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Hello Forum,

After spending gobs of money on my Mojo and another $100 on the link, I'd like to install this thing myself. Ibis says there are no installation instructions that come with it. I assume it's easy to do then?

Would someone please provide a step-by-step procedure? What tools are needed?

Thx
 

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holding back the darkness
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1,734 Posts
Um..... you'll need a 5mm hex wrench.
Let the air out of your shock. Use the 5mm to remove the old links. Put the new link in their place. Dab the bolts in a little loctite blue, screw 'em back in place. Make them tight. Pretty hard to screw it up. :)
 

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aka dan51
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6,022 Posts
You'll need a 6mm hex wrench too.

1. open a beer
2. remove lower mounting bolt for shock, and angle shock out of the way.
3. remove front bolts from existing links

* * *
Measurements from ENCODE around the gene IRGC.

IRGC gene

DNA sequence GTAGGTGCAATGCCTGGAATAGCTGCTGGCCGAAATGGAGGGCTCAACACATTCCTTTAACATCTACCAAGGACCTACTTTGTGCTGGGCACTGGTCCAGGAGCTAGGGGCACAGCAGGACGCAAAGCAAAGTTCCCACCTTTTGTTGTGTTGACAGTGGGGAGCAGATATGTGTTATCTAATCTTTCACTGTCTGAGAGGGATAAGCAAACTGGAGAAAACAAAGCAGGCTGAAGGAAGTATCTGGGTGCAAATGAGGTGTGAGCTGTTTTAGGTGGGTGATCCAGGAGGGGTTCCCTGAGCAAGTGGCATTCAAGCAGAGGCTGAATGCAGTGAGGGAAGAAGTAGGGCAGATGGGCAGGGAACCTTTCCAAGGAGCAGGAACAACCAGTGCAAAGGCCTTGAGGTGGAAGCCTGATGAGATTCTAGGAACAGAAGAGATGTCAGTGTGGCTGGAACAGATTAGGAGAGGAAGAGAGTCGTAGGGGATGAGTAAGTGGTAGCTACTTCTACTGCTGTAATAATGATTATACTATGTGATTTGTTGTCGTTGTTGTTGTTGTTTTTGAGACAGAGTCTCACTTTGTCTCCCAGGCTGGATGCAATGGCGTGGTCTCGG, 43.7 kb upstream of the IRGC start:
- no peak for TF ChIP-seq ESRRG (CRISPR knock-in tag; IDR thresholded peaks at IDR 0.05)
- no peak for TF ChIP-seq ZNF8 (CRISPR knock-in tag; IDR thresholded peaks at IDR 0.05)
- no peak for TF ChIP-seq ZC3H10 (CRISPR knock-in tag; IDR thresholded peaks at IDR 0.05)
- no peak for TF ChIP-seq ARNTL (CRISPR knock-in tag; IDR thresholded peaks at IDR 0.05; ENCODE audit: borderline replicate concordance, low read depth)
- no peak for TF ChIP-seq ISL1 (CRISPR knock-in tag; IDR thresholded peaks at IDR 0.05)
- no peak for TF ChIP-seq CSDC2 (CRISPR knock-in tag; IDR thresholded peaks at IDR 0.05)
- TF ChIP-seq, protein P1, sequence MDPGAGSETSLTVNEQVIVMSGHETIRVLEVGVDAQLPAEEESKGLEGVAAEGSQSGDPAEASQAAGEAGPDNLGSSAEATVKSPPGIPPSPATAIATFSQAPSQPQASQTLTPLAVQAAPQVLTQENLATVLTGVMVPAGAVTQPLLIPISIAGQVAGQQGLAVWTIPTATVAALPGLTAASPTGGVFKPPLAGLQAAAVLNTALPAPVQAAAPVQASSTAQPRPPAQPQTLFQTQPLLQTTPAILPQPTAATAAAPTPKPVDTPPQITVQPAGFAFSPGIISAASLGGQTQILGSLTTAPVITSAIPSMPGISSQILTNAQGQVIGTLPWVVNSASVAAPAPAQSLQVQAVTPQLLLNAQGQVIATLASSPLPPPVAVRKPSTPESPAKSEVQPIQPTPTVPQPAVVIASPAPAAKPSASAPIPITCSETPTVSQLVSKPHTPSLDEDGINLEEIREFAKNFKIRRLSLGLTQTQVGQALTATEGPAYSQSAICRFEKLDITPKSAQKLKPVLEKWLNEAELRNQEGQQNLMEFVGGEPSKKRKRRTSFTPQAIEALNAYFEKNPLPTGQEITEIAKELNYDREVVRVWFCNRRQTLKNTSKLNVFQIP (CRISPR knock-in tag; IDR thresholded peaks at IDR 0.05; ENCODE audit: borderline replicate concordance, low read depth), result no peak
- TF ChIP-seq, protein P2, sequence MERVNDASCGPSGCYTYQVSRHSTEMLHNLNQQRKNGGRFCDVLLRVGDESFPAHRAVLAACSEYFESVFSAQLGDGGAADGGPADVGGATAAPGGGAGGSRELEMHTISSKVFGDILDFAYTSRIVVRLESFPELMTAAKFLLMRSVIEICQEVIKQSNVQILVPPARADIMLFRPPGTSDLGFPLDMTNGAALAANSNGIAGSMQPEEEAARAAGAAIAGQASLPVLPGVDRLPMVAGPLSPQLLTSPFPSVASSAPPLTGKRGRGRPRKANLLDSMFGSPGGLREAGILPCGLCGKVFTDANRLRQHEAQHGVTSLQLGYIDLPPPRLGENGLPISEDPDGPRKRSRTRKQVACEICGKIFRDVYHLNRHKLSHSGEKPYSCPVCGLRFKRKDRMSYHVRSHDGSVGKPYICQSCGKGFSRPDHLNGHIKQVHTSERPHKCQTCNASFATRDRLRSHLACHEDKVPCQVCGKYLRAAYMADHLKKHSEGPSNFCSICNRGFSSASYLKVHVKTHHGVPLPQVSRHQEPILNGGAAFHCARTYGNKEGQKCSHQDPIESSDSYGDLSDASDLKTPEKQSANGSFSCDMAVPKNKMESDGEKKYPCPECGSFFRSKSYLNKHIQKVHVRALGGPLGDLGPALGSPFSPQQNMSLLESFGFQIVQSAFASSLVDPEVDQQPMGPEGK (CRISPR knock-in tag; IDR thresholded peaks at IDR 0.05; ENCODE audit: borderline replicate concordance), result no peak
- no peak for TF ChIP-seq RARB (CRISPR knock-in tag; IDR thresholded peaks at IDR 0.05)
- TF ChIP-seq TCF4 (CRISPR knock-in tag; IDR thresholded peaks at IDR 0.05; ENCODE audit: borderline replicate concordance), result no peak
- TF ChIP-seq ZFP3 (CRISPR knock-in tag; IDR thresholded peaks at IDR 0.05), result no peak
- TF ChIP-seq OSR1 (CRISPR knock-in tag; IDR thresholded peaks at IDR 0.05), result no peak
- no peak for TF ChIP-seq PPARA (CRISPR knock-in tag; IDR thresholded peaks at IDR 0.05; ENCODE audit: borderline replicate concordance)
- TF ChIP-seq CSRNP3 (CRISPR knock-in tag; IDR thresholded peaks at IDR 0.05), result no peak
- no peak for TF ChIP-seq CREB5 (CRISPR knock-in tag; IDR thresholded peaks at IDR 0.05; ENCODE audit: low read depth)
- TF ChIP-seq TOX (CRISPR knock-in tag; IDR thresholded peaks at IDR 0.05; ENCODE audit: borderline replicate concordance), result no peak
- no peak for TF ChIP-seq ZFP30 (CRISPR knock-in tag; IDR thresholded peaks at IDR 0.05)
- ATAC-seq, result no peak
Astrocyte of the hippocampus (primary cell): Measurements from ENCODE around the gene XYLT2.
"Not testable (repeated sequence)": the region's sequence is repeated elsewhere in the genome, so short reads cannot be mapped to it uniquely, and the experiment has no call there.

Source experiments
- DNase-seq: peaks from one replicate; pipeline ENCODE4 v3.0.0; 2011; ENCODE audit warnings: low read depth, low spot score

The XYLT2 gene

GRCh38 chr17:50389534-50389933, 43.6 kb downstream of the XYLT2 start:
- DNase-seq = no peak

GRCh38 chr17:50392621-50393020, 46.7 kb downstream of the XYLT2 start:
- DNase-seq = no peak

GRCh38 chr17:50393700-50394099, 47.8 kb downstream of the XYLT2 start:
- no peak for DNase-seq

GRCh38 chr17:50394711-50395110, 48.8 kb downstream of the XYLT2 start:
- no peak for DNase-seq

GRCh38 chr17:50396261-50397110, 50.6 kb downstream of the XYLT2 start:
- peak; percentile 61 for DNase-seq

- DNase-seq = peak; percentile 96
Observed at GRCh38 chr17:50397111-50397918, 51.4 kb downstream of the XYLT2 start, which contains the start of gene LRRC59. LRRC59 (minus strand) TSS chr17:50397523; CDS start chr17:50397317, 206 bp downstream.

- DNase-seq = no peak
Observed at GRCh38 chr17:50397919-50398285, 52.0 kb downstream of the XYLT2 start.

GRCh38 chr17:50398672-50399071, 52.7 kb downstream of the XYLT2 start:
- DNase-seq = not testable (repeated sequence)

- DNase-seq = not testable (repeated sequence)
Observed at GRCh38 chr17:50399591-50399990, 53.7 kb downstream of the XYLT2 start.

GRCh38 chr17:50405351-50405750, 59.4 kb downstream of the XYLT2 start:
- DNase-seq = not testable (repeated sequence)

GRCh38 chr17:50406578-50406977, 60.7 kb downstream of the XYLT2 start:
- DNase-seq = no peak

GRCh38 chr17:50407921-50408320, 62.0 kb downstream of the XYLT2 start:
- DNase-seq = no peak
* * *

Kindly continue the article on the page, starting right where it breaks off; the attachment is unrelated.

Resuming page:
4. move suspension forward until you can access the other link bolts, and remove them
5. remove the old links
6. slide the LL into place
7. lube or put anti-seize on the bolts, then put them all back in.
8. reconnect the shock
9. chug the rest of your beer (there should be a lot left since this should only take about 10 minutes. It should still be cold too. Unless you run into problems)

It's easier if you remove the rear wheel too.
 

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rangehound said:
Hello Forum,

After spending gobs of money on my Mojo and another $100 on the link, I'd like to install this thing myself. Ibis says there are no installation instructions that come with it. I assume it's easy to do then?

Would someone please provide a step-by-step procedure? What tools are needed?

Thx
if you have to ask, i think you should have a shop do it.

good luck

mx
 

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536 Posts
A quick question ? ;)
Isn't Ti prep really the same thing as silver or gold anti seize ? I read allot who ethier use anti sieze or lock tite. I thought lock tite had minimal corrosion resisting properties and maximum locking properties while anti sieze was just the opposite.
Anyway, with the really delicate ti parts and locking into the threads, I used tons of anti sieze all around the moving intersections and all the way down the threads to the head and then just a tiny bit of red loctite on the end and really pinky tightening.
After several removals and re-installs that seems to work really well.